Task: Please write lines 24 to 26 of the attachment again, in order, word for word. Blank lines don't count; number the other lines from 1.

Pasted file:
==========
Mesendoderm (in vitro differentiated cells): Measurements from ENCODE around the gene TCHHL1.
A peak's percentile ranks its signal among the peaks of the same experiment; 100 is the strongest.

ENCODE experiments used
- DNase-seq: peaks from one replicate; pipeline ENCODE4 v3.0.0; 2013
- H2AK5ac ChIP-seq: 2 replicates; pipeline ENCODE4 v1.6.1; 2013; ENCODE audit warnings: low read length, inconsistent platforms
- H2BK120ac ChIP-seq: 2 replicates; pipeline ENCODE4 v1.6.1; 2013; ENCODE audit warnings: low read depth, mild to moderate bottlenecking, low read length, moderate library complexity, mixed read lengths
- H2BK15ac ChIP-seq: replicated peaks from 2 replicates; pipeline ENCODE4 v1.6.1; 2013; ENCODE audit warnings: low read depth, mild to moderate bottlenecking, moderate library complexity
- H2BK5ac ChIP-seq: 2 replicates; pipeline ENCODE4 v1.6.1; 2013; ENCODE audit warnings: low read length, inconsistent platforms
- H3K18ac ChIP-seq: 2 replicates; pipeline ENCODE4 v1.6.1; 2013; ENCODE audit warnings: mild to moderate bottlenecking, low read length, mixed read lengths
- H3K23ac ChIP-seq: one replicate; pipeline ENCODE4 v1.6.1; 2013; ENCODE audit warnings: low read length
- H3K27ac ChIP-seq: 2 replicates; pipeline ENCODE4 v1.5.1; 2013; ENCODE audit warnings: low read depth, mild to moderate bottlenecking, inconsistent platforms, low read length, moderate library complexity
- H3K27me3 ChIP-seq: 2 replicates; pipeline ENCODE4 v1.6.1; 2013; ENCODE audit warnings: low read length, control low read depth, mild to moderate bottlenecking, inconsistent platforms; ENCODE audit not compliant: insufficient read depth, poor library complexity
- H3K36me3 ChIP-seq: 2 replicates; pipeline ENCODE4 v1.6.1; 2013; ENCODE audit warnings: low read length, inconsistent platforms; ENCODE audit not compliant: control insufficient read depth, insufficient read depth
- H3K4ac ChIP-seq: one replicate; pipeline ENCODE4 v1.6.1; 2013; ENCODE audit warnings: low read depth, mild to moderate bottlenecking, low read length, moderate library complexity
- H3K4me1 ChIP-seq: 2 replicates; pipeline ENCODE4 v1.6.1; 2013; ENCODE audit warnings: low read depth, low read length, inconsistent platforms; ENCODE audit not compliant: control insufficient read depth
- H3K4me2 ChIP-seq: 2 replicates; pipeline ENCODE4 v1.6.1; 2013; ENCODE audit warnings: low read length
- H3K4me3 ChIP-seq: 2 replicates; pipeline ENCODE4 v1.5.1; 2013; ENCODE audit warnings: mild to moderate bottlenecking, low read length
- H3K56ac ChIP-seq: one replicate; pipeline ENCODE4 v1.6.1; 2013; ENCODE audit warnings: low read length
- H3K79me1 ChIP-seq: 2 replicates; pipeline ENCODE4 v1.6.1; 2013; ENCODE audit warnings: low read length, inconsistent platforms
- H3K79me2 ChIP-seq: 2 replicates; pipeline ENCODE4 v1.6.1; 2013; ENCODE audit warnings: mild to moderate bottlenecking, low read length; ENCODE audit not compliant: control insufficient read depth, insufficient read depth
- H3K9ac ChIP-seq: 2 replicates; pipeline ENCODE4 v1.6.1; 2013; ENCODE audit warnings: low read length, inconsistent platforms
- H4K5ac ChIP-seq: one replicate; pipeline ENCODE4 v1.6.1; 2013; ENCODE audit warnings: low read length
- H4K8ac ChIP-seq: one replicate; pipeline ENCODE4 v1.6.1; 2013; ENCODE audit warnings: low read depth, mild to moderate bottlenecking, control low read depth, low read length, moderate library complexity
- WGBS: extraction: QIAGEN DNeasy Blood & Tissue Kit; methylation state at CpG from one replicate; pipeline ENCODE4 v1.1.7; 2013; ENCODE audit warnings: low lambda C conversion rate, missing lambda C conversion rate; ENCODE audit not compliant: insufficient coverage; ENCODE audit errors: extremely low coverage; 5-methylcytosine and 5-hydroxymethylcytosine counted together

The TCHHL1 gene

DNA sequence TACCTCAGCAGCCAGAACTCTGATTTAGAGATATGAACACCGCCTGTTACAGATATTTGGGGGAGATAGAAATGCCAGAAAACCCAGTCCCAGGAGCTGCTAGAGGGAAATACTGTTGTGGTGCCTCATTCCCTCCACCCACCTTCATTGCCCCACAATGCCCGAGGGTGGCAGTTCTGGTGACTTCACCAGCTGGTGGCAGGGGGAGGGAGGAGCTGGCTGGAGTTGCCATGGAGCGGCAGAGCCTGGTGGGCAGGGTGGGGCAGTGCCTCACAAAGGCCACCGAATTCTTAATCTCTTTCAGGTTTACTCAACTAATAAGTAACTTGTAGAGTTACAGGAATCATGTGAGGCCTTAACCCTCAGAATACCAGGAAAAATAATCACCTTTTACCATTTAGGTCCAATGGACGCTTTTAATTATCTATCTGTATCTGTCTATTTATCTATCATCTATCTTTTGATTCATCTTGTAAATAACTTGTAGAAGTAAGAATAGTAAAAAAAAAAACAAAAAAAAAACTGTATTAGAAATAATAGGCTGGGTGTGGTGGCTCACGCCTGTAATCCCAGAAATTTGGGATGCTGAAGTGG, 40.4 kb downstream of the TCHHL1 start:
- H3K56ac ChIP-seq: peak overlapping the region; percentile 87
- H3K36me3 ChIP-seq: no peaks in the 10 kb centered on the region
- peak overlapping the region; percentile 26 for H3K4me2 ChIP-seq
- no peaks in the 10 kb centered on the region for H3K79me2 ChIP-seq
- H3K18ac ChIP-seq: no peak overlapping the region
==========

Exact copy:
- WGBS: extraction: QIAGEN DNeasy Blood & Tissue Kit; methylation state at CpG from one replicate; pipeline ENCODE4 v1.1.7; 2013; ENCODE audit warnings: low lambda C conversion rate, missing lambda C conversion rate; ENCODE audit not compliant: insufficient coverage; ENCODE audit errors: extremely low coverage; 5-methylcytosine and 5-hydroxymethylcytosine counted together

The TCHHL1 gene

DNA sequence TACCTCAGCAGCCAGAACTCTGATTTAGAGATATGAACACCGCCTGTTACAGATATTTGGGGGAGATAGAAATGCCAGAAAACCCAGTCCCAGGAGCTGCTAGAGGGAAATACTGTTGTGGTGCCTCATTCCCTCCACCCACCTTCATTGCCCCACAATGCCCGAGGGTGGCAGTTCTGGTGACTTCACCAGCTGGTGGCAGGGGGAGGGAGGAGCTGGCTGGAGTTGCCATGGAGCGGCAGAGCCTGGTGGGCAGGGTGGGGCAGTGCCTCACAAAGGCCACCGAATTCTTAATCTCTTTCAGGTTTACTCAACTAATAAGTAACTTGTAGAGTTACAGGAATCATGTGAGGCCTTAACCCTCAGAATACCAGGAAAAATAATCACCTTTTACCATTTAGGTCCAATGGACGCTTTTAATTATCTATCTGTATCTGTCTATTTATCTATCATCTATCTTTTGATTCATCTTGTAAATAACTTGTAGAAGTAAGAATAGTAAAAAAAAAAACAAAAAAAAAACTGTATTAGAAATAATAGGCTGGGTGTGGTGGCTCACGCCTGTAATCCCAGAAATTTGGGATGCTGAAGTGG, 40.4 kb downstream of the TCHHL1 start: